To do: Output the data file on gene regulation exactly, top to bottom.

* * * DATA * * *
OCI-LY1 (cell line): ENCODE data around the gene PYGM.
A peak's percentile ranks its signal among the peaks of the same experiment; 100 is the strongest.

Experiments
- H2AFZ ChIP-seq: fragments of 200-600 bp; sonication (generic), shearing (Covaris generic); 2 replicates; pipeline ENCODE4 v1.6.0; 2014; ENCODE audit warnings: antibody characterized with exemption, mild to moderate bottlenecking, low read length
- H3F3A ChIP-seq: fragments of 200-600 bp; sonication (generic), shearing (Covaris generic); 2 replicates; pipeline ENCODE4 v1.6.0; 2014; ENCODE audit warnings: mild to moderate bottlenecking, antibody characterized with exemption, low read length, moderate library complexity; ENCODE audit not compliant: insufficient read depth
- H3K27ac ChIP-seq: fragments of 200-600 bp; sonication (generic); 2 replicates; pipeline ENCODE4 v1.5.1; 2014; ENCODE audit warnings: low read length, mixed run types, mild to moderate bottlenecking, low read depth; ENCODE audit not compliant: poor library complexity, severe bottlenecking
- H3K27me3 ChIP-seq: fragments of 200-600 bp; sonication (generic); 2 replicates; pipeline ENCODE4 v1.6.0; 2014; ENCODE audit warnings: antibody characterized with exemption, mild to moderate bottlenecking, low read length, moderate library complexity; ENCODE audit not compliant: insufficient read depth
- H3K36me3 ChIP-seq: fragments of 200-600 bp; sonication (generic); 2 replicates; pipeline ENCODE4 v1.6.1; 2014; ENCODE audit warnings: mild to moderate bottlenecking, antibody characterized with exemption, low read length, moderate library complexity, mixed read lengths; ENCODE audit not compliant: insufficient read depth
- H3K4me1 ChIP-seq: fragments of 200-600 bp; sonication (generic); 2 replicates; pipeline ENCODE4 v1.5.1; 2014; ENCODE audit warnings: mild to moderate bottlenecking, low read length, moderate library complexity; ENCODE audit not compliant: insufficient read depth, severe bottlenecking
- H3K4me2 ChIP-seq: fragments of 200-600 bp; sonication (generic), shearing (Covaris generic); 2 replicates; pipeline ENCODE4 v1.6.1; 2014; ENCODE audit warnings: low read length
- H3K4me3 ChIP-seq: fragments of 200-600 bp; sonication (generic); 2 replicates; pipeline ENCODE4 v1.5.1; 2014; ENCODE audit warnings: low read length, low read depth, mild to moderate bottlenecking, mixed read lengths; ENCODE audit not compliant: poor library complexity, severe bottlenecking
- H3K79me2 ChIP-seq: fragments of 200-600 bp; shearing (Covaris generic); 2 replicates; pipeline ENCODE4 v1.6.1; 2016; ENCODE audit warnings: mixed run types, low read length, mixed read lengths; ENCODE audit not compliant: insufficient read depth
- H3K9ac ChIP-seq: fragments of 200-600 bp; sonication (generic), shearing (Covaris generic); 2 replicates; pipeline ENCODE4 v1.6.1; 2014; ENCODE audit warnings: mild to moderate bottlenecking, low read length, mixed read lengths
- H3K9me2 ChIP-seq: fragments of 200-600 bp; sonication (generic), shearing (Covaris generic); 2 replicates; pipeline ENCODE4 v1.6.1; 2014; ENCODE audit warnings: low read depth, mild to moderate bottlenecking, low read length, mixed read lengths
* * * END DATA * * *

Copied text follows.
OCI-LY1 (cell line): ENCODE data around the gene PYGM.
A peak's percentile ranks its signal among the peaks of the same experiment; 100 is the strongest.

Experiments
- H2AFZ ChIP-seq: fragments of 200-600 bp; sonication (generic), shearing (Covaris generic); 2 replicates; pipeline ENCODE4 v1.6.0; 2014; ENCODE audit warnings: antibody characterized with exemption, mild to moderate bottlenecking, low read length
- H3F3A ChIP-seq: fragments of 200-600 bp; sonication (generic), shearing (Covaris generic); 2 replicates; pipeline ENCODE4 v1.6.0; 2014; ENCODE audit warnings: mild to moderate bottlenecking, antibody characterized with exemption, low read length, moderate library complexity; ENCODE audit not compliant: insufficient read depth
- H3K27ac ChIP-seq: fragments of 200-600 bp; sonication (generic); 2 replicates; pipeline ENCODE4 v1.5.1; 2014; ENCODE audit warnings: low read length, mixed run types, mild to moderate bottlenecking, low read depth; ENCODE audit not compliant: poor library complexity, severe bottlenecking
- H3K27me3 ChIP-seq: fragments of 200-600 bp; sonication (generic); 2 replicates; pipeline ENCODE4 v1.6.0; 2014; ENCODE audit warnings: antibody characterized with exemption, mild to moderate bottlenecking, low read length, moderate library complexity; ENCODE audit not compliant: insufficient read depth
- H3K36me3 ChIP-seq: fragments of 200-600 bp; sonication (generic); 2 replicates; pipeline ENCODE4 v1.6.1; 2014; ENCODE audit warnings: mild to moderate bottlenecking, antibody characterized with exemption, low read length, moderate library complexity, mixed read lengths; ENCODE audit not compliant: insufficient read depth
- H3K4me1 ChIP-seq: fragments of 200-600 bp; sonication (generic); 2 replicates; pipeline ENCODE4 v1.5.1; 2014; ENCODE audit warnings: mild to moderate bottlenecking, low read length, moderate library complexity; ENCODE audit not compliant: insufficient read depth, severe bottlenecking
- H3K4me2 ChIP-seq: fragments of 200-600 bp; sonication (generic), shearing (Covaris generic); 2 replicates; pipeline ENCODE4 v1.6.1; 2014; ENCODE audit warnings: low read length
- H3K4me3 ChIP-seq: fragments of 200-600 bp; sonication (generic); 2 replicates; pipeline ENCODE4 v1.5.1; 2014; ENCODE audit warnings: low read length, low read depth, mild to moderate bottlenecking, mixed read lengths; ENCODE audit not compliant: poor library complexity, severe bottlenecking
- H3K79me2 ChIP-seq: fragments of 200-600 bp; shearing (Covaris generic); 2 replicates; pipeline ENCODE4 v1.6.1; 2016; ENCODE audit warnings: mixed run types, low read length, mixed read lengths; ENCODE audit not compliant: insufficient read depth
- H3K9ac ChIP-seq: fragments of 200-600 bp; sonication (generic), shearing (Covaris generic); 2 replicates; pipeline ENCODE4 v1.6.1; 2014; ENCODE audit warnings: mild to moderate bottlenecking, low read length, mixed read lengths
- H3K9me2 ChIP-seq: fragments of 200-600 bp; sonication (generic), shearing (Covaris generic); 2 replicates; pipeline ENCODE4 v1.6.1; 2014; ENCODE audit warnings: low read depth, mild to moderate bottlenecking, low read length, mixed read lengths